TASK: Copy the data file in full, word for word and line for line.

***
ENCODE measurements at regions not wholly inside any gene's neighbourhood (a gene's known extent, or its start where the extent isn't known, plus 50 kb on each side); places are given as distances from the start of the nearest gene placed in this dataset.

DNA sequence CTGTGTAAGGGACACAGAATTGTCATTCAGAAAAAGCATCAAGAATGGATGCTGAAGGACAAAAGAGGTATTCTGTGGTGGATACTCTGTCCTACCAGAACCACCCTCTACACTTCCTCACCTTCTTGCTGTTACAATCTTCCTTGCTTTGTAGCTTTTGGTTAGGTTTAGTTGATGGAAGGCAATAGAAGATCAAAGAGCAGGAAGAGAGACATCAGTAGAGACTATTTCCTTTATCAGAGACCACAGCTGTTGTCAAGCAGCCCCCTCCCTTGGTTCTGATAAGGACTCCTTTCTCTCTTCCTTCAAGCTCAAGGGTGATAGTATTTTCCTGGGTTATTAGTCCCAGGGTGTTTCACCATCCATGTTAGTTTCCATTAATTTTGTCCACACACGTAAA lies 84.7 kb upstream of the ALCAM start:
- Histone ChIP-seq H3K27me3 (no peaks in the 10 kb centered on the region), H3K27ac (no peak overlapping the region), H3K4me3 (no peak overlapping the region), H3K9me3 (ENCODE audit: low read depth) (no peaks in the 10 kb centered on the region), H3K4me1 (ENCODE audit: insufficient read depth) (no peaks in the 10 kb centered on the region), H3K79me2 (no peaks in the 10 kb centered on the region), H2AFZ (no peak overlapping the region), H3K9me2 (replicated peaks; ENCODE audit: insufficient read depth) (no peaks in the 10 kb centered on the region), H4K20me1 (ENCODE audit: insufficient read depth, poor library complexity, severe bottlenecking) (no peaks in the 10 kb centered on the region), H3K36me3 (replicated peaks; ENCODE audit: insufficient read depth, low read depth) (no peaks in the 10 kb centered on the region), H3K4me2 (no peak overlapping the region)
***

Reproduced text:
ENCODE measurements at regions not wholly inside any gene's neighbourhood (a gene's known extent, or its start where the extent isn't known, plus 50 kb on each side); places are given as distances from the start of the nearest gene placed in this dataset.

DNA sequence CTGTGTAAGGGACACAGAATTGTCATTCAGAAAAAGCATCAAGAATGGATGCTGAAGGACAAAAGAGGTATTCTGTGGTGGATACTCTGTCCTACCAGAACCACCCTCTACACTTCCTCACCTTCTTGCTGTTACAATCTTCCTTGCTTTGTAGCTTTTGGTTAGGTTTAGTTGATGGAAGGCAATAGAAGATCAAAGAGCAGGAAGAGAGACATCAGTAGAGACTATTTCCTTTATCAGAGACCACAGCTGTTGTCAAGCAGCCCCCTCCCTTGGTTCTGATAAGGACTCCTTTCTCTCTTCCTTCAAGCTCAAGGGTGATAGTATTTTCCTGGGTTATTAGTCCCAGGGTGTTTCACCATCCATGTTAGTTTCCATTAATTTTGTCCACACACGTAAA lies 84.7 kb upstream of the ALCAM start:
- Histone ChIP-seq H3K27me3 (no peaks in the 10 kb centered on the region), H3K27ac (no peak overlapping the region), H3K4me3 (no peak overlapping the region), H3K9me3 (ENCODE audit: low read depth) (no peaks in the 10 kb centered on the region), H3K4me1 (ENCODE audit: insufficient read depth) (no peaks in the 10 kb centered on the region), H3K79me2 (no peaks in the 10 kb centered on the region), H2AFZ (no peak overlapping the region), H3K9me2 (replicated peaks; ENCODE audit: insufficient read depth) (no peaks in the 10 kb centered on the region), H4K20me1 (ENCODE audit: insufficient read depth, poor library complexity, severe bottlenecking) (no peaks in the 10 kb centered on the region), H3K36me3 (replicated peaks; ENCODE audit: insufficient read depth, low read depth) (no peaks in the 10 kb centered on the region), H3K4me2 (no peak overlapping the region)